What's more, the impressions and events within the travel stories themselves lose their sharpness due to the lack of real structure - nothing really happens to Naipaul at any point, he just travels around and sees various places, repeatedly making the same observations about the Caribbean without this having much direct connection with the situation he is in. His moving around from one part of the region to another does add some flavor, and there are occasional passages that are gripping and interesting, such as the tense situation regarding black Caribbean migrants to the UK as they board the ship Naipaul is on, and also his travels to a village deep in the Amazon forest, where everyone is Seventh Day Adventist and dying of disease. But on the whole, both the travel descriptions and Naipaul's reflections fail to be sufficiently sharp and meaningful the way a travel book needs. It is still a well-written and readable book, but by no means great literature.
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4.0 out of 5 stars Insightful, 14 Feb 2014
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Nico (Australia) - See all my reviews
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Having read this book I can see why V.S Naipaul is considered such a magnificent writer. I found his descriptions of the Caribbean societies sharp and insightful. He skilfully blended the brutal slave history and the later indentured labour system that founded these communties to explain both the strengths and weaknesses of the communities that emerged during the times of his travel.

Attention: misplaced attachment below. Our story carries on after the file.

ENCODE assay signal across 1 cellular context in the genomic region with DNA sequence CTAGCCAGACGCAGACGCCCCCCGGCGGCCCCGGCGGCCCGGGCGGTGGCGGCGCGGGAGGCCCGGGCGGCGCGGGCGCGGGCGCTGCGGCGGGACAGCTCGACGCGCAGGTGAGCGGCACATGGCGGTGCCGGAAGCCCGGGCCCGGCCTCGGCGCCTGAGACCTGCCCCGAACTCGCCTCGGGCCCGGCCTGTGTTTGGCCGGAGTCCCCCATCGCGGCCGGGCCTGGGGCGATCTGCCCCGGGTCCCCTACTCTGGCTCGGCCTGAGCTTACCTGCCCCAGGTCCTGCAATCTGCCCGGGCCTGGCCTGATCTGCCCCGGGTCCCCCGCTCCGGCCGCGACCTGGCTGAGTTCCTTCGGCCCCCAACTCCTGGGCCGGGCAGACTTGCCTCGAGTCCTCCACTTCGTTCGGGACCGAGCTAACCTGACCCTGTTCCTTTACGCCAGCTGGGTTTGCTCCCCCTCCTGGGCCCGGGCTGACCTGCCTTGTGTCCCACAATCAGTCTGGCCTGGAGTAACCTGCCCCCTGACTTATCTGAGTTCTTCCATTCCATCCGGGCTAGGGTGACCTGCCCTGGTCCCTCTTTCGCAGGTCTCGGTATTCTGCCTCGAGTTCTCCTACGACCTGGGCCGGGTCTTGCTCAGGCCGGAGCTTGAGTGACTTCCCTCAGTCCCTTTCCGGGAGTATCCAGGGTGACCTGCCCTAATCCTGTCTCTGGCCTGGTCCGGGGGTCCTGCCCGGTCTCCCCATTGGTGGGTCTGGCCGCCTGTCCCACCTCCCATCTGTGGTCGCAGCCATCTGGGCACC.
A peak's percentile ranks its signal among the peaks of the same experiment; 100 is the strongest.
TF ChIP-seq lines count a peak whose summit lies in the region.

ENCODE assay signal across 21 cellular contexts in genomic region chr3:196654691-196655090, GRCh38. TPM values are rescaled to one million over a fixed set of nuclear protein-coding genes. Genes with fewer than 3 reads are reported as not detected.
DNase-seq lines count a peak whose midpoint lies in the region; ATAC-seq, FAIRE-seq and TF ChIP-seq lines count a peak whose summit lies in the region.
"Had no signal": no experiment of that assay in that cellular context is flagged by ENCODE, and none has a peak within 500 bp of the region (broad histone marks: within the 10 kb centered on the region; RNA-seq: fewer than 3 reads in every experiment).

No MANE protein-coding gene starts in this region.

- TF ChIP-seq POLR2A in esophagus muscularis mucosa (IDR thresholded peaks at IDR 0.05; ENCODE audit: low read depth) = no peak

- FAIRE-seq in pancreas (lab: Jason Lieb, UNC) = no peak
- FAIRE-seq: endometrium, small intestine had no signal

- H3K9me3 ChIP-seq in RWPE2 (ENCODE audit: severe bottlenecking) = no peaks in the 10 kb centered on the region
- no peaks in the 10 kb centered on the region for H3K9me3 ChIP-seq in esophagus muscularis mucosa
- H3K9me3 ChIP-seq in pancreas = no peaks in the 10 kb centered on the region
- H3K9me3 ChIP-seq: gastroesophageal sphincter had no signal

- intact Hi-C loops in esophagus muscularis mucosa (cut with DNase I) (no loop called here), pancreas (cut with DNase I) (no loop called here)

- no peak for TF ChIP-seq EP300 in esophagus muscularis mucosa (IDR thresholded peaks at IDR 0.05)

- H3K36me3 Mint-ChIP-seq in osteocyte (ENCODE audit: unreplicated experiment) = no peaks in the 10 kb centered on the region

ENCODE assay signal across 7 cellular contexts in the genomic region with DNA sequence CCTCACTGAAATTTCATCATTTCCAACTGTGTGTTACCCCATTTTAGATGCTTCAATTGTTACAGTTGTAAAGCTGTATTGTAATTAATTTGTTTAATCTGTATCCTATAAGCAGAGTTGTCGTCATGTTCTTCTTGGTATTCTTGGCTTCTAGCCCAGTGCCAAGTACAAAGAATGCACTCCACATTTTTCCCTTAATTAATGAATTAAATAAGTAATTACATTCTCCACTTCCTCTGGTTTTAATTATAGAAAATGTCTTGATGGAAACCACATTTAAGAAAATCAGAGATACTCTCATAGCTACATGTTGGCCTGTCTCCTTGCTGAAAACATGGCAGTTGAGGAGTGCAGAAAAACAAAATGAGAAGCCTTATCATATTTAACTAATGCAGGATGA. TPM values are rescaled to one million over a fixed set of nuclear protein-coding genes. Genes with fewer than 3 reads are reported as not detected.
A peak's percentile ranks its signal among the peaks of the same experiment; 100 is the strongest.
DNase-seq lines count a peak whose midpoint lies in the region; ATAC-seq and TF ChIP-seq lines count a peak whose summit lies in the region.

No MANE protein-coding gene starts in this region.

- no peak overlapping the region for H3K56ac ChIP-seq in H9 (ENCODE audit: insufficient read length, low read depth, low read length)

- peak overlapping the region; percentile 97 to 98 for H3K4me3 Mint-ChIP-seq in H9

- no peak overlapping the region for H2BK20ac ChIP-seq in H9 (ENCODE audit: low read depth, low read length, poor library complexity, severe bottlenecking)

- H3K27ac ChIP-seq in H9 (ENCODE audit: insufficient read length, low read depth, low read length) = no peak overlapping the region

By no means could Naipaul be viewed as a star struck witness to the decolonisation process which was occurring at the time of his travels. Naipaul in fact was almost as negative about future independence as he was of the colonial past. In many respects history has shown his foreboding to be correct. Despite this the suggestion that Naipaul is at times overly negative about Afro-Carribean society is probably fair particularly in contrast to the Indo-Carribean community.

Overall I really enjoyed this book and would recommend it to there readers.
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3.0 out of 5 stars travel book laced with his sense of failure and despair, 23 May 2011
By 
rob crawford "Rob Crawford" (Balmette Talloires, France) - See all my reviews
(TOP 1000 REVIEWER)   
This review is from: The Middle Passage (Paperback)
This makes for some pretty dreary reading. Over 30 years ago, Naipal headed for his old home with a sense of foreboding and depression. These are interesting for what they tell of the emotional sources of his novels, in particular Mr. Biswas, so are worth a read by his most devoted fans, of which I am one. But looking at this as a reading experience, I must say that it is not as good as many of his other books. Indeed, I sometimes felt he was straining to add drama, rather than what I expect as the treasure of interesting and unusual observations that I am accustomed to finding in his books. It is, as always, beautifully written and vivid.

Recommended with these caveats in mind.
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The Middle Passage: Impressions of five colonial societies
The Middle Passage: Impressions of five colonial societies by V. S. Naipaul (Paperback - 17 Jun 2011)